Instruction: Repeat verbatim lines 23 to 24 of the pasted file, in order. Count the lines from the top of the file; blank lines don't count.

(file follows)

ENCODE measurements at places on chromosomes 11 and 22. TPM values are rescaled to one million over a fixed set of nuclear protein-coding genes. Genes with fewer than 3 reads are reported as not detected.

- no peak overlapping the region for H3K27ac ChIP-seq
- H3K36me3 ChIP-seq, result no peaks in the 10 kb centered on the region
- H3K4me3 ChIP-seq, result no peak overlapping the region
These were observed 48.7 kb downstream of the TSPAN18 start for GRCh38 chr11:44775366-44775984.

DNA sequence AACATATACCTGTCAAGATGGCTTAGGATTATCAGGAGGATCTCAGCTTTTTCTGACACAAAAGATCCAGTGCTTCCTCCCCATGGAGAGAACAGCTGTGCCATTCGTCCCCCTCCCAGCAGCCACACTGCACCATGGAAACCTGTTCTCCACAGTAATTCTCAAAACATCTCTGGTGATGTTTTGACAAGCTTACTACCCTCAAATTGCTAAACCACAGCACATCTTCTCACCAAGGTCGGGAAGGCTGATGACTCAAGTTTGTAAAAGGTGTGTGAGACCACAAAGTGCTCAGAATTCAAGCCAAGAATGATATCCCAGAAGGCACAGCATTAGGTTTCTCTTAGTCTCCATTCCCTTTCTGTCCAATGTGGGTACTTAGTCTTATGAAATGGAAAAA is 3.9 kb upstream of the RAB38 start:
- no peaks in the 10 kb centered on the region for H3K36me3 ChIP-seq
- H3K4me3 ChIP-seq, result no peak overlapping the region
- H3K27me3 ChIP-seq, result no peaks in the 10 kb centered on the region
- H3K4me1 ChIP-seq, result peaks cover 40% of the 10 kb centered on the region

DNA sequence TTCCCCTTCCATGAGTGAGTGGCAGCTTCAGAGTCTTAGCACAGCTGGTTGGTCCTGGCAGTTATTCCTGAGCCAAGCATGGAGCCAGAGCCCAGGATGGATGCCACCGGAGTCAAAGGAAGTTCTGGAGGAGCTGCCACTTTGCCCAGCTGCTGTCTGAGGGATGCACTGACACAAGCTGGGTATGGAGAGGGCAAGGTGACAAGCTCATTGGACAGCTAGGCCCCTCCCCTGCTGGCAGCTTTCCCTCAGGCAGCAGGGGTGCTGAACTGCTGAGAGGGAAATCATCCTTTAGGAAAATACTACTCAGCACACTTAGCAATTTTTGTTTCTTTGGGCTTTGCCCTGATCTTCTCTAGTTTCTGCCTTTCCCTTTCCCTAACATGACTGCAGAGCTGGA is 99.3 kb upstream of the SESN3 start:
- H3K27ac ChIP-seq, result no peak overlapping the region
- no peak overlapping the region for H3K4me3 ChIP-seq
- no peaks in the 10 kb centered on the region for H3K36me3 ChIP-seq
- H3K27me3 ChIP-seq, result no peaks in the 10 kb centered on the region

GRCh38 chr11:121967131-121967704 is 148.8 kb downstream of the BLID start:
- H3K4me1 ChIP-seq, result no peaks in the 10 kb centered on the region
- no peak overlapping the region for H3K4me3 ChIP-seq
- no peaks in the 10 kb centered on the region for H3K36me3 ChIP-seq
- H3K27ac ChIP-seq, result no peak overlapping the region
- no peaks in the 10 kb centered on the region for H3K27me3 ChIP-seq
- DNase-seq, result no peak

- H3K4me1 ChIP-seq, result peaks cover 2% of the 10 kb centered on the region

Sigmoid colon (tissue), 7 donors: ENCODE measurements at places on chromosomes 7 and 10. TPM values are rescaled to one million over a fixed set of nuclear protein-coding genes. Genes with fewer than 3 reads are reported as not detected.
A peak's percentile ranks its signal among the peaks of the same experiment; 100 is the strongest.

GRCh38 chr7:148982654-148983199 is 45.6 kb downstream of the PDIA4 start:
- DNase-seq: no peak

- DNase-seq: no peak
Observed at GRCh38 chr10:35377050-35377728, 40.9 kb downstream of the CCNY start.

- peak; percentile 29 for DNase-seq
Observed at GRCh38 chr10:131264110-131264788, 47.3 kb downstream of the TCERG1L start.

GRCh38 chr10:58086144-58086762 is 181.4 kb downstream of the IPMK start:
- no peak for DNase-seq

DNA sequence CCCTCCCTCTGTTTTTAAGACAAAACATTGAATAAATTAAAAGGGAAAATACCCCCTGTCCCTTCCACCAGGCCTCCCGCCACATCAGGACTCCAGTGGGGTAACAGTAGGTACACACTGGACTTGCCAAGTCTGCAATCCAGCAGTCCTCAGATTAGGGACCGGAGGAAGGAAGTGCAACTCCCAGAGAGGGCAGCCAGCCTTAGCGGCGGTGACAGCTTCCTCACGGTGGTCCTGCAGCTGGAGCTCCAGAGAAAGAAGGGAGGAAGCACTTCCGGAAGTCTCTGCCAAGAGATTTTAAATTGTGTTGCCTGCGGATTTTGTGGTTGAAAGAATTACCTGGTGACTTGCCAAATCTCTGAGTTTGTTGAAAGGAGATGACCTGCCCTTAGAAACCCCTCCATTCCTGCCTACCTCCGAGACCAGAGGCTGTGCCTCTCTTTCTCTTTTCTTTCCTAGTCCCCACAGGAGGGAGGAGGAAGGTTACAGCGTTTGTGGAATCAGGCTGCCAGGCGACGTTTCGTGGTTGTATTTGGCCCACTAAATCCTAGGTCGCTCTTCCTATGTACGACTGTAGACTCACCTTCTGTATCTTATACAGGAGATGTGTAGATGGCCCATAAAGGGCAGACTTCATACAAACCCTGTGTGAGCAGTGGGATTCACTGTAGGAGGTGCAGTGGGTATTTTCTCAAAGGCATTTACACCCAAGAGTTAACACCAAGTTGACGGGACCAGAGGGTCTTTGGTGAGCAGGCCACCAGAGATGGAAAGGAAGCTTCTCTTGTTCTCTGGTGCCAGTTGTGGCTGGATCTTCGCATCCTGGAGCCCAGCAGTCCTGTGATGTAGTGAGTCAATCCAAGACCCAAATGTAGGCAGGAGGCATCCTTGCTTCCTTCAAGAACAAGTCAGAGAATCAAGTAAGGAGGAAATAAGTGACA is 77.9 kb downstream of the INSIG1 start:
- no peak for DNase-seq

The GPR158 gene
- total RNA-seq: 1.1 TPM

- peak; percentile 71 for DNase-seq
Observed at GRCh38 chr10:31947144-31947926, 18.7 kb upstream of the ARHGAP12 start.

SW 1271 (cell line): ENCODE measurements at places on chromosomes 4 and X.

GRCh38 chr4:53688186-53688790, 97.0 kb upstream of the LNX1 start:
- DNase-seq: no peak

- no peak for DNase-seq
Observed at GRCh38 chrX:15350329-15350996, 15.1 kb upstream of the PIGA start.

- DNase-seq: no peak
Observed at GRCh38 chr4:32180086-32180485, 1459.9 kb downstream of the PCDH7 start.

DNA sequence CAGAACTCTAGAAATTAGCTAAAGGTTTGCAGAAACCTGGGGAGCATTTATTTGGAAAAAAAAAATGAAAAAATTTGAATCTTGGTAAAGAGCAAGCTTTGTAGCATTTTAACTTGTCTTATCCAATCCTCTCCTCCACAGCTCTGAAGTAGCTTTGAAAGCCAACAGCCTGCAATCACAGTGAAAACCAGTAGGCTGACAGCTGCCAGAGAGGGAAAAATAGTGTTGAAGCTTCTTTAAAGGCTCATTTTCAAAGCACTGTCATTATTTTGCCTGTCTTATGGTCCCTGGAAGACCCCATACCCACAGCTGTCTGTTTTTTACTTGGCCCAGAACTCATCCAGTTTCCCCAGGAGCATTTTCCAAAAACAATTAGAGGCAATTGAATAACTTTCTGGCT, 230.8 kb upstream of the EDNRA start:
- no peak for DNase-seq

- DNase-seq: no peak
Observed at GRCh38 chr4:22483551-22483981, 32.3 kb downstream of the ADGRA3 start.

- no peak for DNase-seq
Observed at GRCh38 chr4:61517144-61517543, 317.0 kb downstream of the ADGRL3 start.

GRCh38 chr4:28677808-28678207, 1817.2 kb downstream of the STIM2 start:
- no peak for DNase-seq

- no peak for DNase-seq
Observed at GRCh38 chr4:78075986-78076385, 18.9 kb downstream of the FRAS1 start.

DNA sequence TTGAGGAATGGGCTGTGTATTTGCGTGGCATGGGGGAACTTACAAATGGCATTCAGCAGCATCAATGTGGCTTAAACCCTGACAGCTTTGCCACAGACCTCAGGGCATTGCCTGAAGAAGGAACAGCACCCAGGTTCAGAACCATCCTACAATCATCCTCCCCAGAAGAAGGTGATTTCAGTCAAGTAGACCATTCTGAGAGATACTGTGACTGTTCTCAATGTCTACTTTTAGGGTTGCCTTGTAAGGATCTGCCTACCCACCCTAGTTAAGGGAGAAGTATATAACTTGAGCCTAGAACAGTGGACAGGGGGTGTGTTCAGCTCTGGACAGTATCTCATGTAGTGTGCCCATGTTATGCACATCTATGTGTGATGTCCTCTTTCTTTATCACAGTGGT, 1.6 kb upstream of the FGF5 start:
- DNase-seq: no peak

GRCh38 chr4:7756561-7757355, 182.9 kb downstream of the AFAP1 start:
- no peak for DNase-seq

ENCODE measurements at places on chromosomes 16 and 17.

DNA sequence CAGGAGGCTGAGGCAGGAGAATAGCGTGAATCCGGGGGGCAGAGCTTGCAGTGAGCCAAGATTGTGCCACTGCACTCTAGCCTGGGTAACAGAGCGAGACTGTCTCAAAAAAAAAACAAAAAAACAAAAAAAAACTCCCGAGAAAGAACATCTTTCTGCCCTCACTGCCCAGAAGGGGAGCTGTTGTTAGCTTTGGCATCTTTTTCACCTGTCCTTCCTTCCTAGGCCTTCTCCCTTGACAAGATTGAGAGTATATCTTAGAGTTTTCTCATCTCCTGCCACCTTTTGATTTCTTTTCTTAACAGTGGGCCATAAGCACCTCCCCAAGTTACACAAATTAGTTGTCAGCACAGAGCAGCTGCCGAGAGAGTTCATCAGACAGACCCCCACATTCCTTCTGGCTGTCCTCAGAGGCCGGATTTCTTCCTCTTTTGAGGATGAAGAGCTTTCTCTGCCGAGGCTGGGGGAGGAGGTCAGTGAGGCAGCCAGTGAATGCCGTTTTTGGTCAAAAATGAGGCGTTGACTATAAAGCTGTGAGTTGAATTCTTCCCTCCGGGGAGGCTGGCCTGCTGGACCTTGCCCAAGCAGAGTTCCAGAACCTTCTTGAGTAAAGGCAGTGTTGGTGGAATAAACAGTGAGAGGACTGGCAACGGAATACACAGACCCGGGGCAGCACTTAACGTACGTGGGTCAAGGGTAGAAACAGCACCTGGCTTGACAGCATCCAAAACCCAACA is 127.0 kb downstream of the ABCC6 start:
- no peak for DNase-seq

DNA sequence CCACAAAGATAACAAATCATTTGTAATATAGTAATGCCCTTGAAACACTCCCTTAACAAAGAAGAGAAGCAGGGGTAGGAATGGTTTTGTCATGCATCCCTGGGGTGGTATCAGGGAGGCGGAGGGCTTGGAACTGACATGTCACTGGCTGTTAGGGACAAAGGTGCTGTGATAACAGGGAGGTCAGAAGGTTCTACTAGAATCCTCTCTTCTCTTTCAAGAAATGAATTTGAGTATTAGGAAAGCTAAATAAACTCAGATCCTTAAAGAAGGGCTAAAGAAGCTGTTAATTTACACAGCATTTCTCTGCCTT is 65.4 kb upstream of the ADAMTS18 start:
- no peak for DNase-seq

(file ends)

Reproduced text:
- H3K4me1 ChIP-seq, result peaks cover 2% of the 10 kb centered on the region

Sigmoid colon (tissue), 7 donors: ENCODE measurements at places on chromosomes 7 and 10. TPM values are rescaled to one million over a fixed set of nuclear protein-coding genes. Genes with fewer than 3 reads are reported as not detected.